Author: Robert Forrester, Vertu Motors' chief executive (pictured)
"October 1 is tax disc Wednesday. It marks the day when 93 years of motoring history comes to end with the abolition of the tax disc. But will it be a bad or a good thing for motorists?
In my opinion the only people to lose will be motor dealers, who often reclaim the residue of tax discs from used car trade-ins. The consumer will now automatically receive a refund from the DLA from the date they sell their car.
The winners are taxpayers, who will not need to contribute as much money to run the car registration system and motorists who will soon get used to the convenience and simplicity of a web based system in no time at all.
Of course any new system takes time to become familiar and accepted; no doubt there will be scores of media reports highlighting confusion and spreading scare stories about the possible implications of the change.
Public ignorance certainly doesn’t help.
A survey found that 50% of drivers are still in the dark about when the changes take effect. Nearly a third of them said they will not even try to find out what the new rules are, according to the poll by the price comparison website money.co.uk. The poll found that six per cent of motorists believe that the changes are not coming into force until next year.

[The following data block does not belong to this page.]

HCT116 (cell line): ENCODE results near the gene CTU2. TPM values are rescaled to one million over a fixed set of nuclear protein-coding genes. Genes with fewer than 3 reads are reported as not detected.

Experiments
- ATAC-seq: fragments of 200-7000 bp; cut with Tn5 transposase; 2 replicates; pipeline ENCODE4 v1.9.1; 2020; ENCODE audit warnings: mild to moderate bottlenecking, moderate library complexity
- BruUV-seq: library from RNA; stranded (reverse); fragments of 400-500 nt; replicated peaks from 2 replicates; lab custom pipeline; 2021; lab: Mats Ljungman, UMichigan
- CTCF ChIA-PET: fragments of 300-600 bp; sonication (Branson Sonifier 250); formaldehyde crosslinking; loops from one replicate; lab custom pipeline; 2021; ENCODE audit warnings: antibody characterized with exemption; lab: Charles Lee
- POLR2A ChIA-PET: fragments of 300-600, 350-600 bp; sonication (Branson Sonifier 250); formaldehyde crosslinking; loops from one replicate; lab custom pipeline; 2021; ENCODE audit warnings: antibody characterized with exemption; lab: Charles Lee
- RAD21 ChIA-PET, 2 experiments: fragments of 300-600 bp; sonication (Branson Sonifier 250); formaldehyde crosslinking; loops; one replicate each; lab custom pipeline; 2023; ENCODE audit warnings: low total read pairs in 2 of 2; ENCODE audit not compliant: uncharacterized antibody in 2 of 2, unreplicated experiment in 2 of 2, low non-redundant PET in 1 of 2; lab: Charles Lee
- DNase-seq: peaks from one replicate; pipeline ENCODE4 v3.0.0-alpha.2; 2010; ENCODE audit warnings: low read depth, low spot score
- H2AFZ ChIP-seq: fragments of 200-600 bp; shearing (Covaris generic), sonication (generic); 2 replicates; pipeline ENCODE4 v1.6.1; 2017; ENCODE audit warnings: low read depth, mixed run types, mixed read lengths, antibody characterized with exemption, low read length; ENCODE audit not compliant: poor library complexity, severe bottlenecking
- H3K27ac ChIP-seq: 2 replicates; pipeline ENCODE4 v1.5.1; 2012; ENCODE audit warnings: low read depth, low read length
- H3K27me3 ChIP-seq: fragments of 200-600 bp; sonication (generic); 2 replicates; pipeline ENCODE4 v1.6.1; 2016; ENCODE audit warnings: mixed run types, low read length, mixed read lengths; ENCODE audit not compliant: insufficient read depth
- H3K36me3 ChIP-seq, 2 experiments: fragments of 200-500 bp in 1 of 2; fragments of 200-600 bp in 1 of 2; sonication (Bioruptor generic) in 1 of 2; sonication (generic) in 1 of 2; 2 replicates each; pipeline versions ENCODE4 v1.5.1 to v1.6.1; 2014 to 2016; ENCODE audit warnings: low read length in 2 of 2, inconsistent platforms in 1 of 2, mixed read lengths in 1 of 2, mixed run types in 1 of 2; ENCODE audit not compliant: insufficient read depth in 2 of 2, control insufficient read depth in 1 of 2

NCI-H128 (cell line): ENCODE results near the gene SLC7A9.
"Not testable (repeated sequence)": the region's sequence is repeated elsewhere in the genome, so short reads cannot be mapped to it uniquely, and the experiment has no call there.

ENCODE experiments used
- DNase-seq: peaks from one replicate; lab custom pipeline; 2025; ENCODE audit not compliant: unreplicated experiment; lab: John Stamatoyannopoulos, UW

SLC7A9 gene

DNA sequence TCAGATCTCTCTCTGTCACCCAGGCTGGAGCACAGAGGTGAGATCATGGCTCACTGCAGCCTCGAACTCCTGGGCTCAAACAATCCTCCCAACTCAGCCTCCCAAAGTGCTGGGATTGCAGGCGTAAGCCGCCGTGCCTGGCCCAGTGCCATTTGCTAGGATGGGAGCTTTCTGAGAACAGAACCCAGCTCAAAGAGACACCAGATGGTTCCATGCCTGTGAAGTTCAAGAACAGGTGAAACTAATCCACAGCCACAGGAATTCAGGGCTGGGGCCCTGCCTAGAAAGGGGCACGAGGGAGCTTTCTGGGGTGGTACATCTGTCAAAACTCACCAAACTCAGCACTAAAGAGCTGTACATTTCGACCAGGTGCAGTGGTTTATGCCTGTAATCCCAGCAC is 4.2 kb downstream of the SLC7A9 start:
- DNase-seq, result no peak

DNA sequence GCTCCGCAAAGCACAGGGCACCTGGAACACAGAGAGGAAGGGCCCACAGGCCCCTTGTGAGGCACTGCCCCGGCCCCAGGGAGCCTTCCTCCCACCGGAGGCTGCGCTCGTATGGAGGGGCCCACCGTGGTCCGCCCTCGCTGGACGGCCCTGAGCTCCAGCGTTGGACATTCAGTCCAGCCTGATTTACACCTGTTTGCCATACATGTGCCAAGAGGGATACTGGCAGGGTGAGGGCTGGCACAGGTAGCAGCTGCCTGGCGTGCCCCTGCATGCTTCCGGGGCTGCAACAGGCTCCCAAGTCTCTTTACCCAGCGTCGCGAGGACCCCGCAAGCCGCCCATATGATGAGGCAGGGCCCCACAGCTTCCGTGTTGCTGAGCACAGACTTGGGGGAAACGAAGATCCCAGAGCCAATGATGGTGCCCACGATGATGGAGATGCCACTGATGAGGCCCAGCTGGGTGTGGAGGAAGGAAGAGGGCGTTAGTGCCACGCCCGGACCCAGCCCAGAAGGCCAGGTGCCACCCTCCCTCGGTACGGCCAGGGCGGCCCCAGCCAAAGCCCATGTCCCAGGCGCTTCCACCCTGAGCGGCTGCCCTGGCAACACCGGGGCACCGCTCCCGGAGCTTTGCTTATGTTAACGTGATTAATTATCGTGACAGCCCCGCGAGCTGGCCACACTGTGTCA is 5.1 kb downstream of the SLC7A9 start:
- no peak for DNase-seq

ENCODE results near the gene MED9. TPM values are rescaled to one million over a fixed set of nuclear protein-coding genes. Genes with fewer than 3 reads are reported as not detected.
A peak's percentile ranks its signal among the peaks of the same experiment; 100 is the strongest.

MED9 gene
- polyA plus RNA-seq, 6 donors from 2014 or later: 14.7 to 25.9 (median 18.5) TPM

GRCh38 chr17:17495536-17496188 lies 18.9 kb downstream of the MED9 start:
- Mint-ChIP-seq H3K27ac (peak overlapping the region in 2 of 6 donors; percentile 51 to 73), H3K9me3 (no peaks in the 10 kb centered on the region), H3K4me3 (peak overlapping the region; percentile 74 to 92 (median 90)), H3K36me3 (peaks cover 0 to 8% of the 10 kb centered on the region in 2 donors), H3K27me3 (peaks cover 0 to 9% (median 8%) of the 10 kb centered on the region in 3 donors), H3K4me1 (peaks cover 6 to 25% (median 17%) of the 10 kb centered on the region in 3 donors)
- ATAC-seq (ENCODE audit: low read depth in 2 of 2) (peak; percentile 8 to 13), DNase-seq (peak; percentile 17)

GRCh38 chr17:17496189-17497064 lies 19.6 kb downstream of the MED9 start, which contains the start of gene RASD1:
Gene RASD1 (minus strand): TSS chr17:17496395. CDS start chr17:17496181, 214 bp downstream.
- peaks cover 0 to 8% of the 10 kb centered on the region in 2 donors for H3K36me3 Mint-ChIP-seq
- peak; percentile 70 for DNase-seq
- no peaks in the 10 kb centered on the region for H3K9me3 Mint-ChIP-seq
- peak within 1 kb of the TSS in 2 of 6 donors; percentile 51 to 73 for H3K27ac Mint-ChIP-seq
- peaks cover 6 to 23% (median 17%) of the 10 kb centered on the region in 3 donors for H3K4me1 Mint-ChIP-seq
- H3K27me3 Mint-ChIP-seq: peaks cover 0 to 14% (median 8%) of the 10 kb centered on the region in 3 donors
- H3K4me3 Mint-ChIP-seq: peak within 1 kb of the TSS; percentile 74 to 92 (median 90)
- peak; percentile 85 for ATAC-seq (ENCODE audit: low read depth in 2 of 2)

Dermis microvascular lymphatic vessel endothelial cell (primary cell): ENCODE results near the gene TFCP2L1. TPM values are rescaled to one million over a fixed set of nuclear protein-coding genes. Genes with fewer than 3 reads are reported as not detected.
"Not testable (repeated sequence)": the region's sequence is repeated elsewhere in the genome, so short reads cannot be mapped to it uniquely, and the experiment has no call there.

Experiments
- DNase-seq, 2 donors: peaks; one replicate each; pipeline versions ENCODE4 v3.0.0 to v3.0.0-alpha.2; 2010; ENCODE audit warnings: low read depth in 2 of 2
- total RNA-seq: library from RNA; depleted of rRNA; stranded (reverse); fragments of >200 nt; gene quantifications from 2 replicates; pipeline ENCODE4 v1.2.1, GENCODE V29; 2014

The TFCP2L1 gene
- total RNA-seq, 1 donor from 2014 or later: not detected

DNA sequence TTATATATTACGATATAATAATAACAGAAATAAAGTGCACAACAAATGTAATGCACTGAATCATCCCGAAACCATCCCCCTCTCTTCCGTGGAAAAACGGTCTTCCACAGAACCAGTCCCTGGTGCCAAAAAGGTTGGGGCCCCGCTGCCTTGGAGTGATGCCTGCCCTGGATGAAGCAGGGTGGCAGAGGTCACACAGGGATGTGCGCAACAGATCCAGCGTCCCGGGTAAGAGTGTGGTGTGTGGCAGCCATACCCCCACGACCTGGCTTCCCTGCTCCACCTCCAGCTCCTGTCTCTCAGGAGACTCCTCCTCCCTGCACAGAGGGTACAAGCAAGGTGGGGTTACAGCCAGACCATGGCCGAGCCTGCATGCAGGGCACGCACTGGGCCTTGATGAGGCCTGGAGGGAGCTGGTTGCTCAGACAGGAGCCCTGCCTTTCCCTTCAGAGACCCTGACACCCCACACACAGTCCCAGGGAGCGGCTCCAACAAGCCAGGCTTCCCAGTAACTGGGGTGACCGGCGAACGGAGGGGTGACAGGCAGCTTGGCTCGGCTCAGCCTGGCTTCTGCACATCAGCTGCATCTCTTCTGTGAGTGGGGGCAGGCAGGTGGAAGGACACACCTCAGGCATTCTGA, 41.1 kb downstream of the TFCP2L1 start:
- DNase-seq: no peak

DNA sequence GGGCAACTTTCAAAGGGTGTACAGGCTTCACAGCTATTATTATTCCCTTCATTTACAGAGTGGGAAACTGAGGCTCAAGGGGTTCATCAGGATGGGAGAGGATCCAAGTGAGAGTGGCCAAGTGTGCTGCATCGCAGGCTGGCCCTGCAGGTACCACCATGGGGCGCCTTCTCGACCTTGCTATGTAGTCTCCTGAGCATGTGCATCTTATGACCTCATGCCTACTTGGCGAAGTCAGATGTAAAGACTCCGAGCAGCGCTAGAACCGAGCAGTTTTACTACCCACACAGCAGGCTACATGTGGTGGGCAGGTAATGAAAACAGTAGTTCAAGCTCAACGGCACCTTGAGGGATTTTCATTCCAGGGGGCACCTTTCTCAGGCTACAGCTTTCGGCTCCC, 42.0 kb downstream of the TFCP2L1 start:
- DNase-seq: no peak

The move away from paper discs is designed to offer motorists more flexible payment options and make it harder for people to evade taxing their cars.
Estimates show that the changes could save the taxpayer £10 million a year.
The principle remains that car owners will still need to have paid vehicle tax to drive on the roads. Extending that principle to selling permits to foreign drivers is something that has yet to be tackled!
Under the new system, the tax will no longer be automatically transferred with a car when it is sold. Sellers are expected to tell the DVLA straight away of the change of ownership or face £1,000 fines.
Around 53 per cent of drivers said they would use the new option of paying by direct debit on a monthly basis.
Those choosing to spread the cost by paying twice a year or monthly will incur a five per cent additional charge. However, this is half of the 10 per cent surcharge currently applied to six-month tax discs, used by 23% of drivers. Motorists can also pay annually with no extra cost under the new system.
The tax refund on a sold car will be sent automatically when the DVLA receives notification that the car has been sold, scrapped, exported or taken off the road with a Statutory Off Road Notification (SORN).
The tax disc has had a good innings. More than 1.7 billion of them have been issued since 1921 and in 2013 a total of 42.2 million were issued by the DVLA. Believe it or not tax discs can also be collectors’ items.
Most expensive vintage tax disc sold so far is from December 1921; it reached £810.30. So keep your old discs. Like a picture by a dead artist they might even grow in value, perhaps those from October 2014 will be worth something in 50 years.